Article at a Glance:
- IRS Revises RMD Tables for 2022
- What happens if someone uses the 2002 tables for 2021 distributions? The answer is nothing
- What happens if someone uses the new final regulations effective for 2022 in 2021? This could be a problem
- Potential penalties on missed RMDs are lurking for many a careless senior
- SECURE Act expansion proposal would reduce the 50% penalty on missed RMDs
- The IRS has many guidance projects pending due to CARES and SECURE. Let’s hope we get answers before Christmas.
Some may have been surprised that IRS just finalized regulations that revise the Life Expectancy figures for Required Minimum Distributions. In 2001 IRS had explained that the tables were up-to-date and need not be adjusted. Shortly after that, Congress demanded that the tables be updated. When that happened in 2002, the IRS added a statement to the regulations [§1.409(a)-9, A-4] that the tables could be amended again. In 2018, the Trump Administration ordered all government agencies to go over their regulations and update as appropriate. In response, the IRS released new proposed rules on Nov. 8, 2019, with revised life expectancies that were supposed to go into effect on Jan. 1, 2021.
RMD WAITING GAME
We’ve been waiting to see if the regulations would be finalized, and the day has finally come – Nov. 12, 2020, with an effective date of Jan. 1, 2022. Due to CARES, no RMDs were required for 2020, but the calculations of those amounts were based on the 2002 regulations. Those regulations will also be used for 2021 RMDs.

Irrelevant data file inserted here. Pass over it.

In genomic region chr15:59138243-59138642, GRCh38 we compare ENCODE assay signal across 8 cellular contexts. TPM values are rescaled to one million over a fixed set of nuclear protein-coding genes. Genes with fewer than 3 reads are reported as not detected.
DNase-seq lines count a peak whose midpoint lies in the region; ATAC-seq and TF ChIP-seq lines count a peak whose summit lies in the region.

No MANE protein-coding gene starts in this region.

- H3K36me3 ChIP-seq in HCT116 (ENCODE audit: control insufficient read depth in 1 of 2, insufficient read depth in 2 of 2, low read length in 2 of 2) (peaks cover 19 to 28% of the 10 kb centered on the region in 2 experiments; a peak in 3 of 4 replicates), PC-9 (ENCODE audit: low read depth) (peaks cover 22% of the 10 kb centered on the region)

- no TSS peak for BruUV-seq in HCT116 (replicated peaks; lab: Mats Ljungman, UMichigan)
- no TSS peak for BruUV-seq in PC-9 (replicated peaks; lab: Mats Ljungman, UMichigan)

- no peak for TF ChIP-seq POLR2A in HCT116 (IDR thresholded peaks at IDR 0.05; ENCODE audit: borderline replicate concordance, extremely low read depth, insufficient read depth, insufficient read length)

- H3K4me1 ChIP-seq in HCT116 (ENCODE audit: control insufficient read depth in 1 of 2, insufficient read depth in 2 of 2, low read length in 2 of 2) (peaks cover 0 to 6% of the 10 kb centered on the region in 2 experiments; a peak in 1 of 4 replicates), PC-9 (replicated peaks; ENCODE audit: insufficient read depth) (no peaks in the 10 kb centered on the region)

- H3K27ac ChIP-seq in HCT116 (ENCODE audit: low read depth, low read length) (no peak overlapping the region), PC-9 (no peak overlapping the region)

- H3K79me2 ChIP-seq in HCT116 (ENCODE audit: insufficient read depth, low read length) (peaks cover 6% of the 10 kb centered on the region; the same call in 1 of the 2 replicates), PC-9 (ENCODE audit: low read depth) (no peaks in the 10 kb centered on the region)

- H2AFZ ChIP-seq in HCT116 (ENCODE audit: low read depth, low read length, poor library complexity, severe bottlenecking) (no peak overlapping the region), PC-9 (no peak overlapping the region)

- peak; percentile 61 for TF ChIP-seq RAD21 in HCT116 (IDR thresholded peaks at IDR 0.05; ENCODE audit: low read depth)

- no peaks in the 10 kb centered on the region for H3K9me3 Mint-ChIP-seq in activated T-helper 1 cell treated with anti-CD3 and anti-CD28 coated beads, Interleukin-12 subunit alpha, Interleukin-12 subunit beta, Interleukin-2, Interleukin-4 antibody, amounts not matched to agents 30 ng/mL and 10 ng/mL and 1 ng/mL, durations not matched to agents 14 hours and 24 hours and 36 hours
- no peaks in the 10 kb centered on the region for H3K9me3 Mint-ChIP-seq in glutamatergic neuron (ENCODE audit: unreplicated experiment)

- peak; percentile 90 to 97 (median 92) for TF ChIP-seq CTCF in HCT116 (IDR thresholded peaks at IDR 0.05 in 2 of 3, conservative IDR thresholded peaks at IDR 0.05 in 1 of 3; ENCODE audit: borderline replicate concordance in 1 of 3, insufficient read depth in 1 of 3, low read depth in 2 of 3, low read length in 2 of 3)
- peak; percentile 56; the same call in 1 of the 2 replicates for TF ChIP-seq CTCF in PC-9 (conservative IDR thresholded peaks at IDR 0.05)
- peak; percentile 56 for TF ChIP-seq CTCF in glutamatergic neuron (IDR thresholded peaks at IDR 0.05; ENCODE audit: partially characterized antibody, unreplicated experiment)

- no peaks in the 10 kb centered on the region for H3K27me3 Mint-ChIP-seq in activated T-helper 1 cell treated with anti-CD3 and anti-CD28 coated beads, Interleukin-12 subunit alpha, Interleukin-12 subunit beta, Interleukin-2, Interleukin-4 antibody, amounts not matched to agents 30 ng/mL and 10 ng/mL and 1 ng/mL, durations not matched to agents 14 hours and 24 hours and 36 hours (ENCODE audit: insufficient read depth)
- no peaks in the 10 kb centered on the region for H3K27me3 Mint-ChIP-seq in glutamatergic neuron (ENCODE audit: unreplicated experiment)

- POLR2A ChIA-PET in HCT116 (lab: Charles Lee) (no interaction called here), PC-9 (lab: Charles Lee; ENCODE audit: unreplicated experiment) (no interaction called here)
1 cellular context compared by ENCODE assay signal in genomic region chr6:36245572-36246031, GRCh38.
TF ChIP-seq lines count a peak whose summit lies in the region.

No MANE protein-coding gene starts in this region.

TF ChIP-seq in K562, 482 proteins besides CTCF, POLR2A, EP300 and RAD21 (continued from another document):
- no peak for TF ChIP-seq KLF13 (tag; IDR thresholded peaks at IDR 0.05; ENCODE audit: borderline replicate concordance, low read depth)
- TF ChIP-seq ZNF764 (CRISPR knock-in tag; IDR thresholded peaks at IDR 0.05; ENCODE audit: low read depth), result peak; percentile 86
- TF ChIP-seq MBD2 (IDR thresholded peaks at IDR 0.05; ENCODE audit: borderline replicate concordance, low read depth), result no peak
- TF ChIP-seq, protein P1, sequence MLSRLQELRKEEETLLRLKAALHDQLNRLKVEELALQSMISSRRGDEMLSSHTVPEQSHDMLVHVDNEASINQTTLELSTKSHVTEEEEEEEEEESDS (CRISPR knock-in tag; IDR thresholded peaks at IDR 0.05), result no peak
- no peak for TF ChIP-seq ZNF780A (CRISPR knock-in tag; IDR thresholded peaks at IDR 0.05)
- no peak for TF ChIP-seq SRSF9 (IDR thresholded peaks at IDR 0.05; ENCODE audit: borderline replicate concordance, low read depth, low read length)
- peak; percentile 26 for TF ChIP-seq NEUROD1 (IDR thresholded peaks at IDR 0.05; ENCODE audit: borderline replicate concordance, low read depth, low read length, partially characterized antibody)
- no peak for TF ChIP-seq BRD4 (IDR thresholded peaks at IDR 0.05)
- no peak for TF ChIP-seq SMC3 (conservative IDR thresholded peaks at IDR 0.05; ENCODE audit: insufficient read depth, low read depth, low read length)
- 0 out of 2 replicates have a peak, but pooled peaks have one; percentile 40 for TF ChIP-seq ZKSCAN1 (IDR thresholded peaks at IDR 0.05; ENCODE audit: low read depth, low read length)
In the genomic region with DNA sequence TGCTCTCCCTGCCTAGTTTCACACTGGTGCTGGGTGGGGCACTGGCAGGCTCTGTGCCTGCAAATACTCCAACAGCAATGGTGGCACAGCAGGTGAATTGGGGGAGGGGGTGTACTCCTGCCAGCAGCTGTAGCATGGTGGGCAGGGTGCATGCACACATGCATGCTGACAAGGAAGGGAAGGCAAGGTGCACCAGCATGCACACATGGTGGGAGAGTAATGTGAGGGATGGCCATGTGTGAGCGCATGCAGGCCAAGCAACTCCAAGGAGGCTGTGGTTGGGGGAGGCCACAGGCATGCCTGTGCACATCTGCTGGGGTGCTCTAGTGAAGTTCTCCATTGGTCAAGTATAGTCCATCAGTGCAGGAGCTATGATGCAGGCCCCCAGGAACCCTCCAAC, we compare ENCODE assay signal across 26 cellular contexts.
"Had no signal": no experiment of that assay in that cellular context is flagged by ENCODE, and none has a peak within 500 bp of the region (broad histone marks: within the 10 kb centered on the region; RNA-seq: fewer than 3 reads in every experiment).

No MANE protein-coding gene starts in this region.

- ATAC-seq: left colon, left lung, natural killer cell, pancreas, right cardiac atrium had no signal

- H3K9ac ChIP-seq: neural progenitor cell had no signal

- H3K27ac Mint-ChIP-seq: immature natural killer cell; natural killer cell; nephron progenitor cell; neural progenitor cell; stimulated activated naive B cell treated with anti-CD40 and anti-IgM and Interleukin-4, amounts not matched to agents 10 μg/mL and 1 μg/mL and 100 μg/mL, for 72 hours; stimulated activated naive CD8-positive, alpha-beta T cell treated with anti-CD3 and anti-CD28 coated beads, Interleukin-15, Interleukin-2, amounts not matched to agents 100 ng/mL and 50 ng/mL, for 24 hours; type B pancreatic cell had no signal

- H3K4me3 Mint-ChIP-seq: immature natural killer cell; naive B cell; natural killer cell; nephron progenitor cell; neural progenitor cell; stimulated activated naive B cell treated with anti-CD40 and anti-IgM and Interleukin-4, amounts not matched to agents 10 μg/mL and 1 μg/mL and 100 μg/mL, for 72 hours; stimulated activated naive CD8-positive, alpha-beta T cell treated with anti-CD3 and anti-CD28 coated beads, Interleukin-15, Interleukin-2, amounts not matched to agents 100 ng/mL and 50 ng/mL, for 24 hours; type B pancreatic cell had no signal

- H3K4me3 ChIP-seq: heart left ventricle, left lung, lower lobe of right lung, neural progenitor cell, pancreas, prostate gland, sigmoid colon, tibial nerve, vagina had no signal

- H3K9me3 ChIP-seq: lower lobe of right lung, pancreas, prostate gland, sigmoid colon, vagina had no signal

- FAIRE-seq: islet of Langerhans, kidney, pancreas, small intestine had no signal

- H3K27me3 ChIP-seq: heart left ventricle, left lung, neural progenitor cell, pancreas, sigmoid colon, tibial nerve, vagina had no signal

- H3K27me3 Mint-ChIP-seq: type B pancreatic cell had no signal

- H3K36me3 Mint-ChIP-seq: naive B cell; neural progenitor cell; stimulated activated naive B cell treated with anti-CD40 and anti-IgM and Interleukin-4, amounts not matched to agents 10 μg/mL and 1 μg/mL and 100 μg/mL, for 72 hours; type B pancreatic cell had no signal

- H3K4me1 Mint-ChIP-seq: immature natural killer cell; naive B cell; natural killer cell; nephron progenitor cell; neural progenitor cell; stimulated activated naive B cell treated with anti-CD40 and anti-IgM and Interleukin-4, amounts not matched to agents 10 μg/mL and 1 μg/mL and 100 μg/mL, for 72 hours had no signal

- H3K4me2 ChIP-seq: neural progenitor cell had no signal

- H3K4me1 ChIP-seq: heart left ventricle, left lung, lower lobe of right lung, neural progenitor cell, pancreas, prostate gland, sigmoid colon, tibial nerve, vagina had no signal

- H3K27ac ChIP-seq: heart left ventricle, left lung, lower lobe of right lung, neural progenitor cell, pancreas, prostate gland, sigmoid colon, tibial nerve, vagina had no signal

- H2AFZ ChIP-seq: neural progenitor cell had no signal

What happens if someone uses the 2002 tables for 2021 distributions? The answer is nothing, because the individual would have taken out more than required for 2021 – there’s no problem with increasing your taxable income when it’s not needed.
What happens if someone uses the new final regulations effective for 2022 in 2021? This could be a problem; the distributions are smaller, which can lead to a shortage. Currently, such a deficit is subject to a 50% penalty. The IRS can waive the penalty and often does, but it’s preferable to do it right the first time. The penalty tax is an excise tax and has a lengthy statute of limitations. Retirement plan penalties are assessed on Form 5329. The statute doesn’t begin to run until that form is filed by a taxpayer.
RMD POTENTIAL PENALTIES
Potential penalties on missed RMDs are lurking for many a careless senior. Beneficiaries of IRAs have a greater risk. They also have RMDs and potential penalties, but there is no requirement for the custodian to calculate the RMD on an inherited IRA or communicate it to the beneficiary.
SECURE ACT EXPANSION
In Oct. 2020, a bipartisan Bill was introduced in the House Ways and Means committee to expand the SECURE Act. The proposal would reduce the 50% penalty on missed RMDs and allow the statute of limitations to run using the same date as the taxpayer’s Form 1040.
The notice reporting the final RMD regulations also indicated that IRS was working on revisions to the Sec. 401(a)(9) regulations in connection with law changes made by SECURE – the Act signed last December as part of the Budget Bill. The IRS also promised updated tables for individuals claiming Substantially Equal Periodic Payments to avoid the 10% penalty imposed by §72(t). The IRS has lots of guidance projects pending due to CARES and SECURE, and they all have a very short fuse. Let’s hope we get answers before Christmas.